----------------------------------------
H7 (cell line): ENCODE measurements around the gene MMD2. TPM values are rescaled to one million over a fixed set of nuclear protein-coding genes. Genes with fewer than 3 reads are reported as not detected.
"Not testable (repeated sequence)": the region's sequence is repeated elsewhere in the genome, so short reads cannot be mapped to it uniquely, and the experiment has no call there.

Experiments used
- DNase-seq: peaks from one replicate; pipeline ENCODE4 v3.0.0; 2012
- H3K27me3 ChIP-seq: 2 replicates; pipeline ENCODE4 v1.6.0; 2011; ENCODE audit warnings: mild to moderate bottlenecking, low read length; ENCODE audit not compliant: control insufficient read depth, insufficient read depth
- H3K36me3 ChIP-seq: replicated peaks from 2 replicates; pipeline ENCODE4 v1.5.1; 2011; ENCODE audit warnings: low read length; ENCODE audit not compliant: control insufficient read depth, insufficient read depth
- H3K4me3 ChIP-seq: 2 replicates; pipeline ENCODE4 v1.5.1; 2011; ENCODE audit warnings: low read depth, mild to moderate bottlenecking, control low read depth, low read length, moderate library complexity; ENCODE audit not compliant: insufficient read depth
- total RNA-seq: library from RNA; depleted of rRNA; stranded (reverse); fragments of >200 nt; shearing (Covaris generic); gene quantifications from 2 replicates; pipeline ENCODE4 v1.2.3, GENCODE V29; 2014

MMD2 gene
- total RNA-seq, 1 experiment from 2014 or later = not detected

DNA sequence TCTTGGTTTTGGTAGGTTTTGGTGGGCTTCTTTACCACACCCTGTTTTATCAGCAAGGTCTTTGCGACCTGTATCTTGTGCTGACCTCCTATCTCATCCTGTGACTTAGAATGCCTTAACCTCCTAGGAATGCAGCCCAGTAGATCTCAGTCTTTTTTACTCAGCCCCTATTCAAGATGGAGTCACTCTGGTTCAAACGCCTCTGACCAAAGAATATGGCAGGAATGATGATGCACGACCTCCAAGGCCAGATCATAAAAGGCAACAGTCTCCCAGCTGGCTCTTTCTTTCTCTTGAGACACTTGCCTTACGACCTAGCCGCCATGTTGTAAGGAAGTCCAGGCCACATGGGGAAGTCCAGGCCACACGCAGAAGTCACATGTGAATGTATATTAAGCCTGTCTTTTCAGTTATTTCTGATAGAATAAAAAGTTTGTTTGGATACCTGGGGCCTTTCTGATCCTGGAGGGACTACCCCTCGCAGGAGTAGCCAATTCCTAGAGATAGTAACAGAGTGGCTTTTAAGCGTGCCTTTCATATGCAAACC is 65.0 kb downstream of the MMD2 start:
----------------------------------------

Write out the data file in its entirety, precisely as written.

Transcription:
H7 (cell line): ENCODE measurements around the gene MMD2. TPM values are rescaled to one million over a fixed set of nuclear protein-coding genes. Genes with fewer than 3 reads are reported as not detected.
"Not testable (repeated sequence)": the region's sequence is repeated elsewhere in the genome, so short reads cannot be mapped to it uniquely, and the experiment has no call there.

Experiments used
- DNase-seq: peaks from one replicate; pipeline ENCODE4 v3.0.0; 2012
- H3K27me3 ChIP-seq: 2 replicates; pipeline ENCODE4 v1.6.0; 2011; ENCODE audit warnings: mild to moderate bottlenecking, low read length; ENCODE audit not compliant: control insufficient read depth, insufficient read depth
- H3K36me3 ChIP-seq: replicated peaks from 2 replicates; pipeline ENCODE4 v1.5.1; 2011; ENCODE audit warnings: low read length; ENCODE audit not compliant: control insufficient read depth, insufficient read depth
- H3K4me3 ChIP-seq: 2 replicates; pipeline ENCODE4 v1.5.1; 2011; ENCODE audit warnings: low read depth, mild to moderate bottlenecking, control low read depth, low read length, moderate library complexity; ENCODE audit not compliant: insufficient read depth
- total RNA-seq: library from RNA; depleted of rRNA; stranded (reverse); fragments of >200 nt; shearing (Covaris generic); gene quantifications from 2 replicates; pipeline ENCODE4 v1.2.3, GENCODE V29; 2014

MMD2 gene
- total RNA-seq, 1 experiment from 2014 or later = not detected

DNA sequence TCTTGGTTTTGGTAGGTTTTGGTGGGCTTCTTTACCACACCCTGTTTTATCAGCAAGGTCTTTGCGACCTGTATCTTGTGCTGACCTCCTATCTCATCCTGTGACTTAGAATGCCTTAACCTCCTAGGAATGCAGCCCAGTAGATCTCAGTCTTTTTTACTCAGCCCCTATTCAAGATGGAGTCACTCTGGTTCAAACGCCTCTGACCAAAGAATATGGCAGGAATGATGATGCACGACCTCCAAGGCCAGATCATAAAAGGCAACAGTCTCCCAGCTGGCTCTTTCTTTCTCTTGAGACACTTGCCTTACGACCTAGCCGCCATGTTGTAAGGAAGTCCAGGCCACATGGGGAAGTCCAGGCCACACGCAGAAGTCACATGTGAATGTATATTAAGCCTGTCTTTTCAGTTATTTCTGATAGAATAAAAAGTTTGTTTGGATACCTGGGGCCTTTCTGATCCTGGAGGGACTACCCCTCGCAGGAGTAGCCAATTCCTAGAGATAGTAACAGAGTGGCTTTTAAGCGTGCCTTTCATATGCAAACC is 65.0 kb downstream of the MMD2 start: